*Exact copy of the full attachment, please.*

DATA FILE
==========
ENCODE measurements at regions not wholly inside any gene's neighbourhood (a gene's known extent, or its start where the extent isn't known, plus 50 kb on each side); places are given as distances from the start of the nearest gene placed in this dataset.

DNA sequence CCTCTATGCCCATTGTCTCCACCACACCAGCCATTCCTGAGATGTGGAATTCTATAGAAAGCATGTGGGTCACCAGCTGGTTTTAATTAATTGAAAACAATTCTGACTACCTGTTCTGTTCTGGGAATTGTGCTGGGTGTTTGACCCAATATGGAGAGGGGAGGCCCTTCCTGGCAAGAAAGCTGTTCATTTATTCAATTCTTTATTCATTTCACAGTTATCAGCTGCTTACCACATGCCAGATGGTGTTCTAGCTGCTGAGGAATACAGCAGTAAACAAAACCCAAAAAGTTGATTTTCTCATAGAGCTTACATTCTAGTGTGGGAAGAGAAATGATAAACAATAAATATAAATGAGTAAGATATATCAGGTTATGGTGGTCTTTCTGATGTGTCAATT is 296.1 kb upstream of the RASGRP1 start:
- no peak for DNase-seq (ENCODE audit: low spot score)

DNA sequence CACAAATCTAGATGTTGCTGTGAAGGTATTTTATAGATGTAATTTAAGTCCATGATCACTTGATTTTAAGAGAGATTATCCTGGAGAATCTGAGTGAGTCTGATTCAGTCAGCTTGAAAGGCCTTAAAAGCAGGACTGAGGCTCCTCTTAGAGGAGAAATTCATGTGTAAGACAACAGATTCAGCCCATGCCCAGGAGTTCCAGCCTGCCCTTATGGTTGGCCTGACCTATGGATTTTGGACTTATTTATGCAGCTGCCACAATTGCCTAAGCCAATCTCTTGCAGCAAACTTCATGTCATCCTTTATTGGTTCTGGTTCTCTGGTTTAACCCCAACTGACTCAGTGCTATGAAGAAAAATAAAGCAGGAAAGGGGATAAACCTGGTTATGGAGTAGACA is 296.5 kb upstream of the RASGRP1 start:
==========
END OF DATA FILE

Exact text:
ENCODE measurements at regions not wholly inside any gene's neighbourhood (a gene's known extent, or its start where the extent isn't known, plus 50 kb on each side); places are given as distances from the start of the nearest gene placed in this dataset.

DNA sequence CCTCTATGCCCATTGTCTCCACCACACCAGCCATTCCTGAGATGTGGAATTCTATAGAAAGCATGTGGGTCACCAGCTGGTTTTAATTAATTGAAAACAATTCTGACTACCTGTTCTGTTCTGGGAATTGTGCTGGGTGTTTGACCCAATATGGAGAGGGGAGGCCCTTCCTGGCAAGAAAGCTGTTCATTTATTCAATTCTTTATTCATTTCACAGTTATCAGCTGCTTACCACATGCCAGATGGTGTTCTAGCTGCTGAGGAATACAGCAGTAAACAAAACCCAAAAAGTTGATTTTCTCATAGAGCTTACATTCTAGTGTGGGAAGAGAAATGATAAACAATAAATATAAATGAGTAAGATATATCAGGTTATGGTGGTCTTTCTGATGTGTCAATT is 296.1 kb upstream of the RASGRP1 start:
- no peak for DNase-seq (ENCODE audit: low spot score)

DNA sequence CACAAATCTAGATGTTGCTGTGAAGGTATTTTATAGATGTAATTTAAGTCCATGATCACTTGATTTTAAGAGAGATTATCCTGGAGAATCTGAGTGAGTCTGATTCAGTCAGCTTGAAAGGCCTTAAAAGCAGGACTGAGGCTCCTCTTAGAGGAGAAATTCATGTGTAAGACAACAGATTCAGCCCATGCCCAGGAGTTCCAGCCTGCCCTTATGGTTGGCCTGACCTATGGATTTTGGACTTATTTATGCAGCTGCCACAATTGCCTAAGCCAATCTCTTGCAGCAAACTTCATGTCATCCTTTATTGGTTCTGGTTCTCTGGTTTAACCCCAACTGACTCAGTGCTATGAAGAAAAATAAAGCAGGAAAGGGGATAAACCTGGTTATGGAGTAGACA is 296.5 kb upstream of the RASGRP1 start: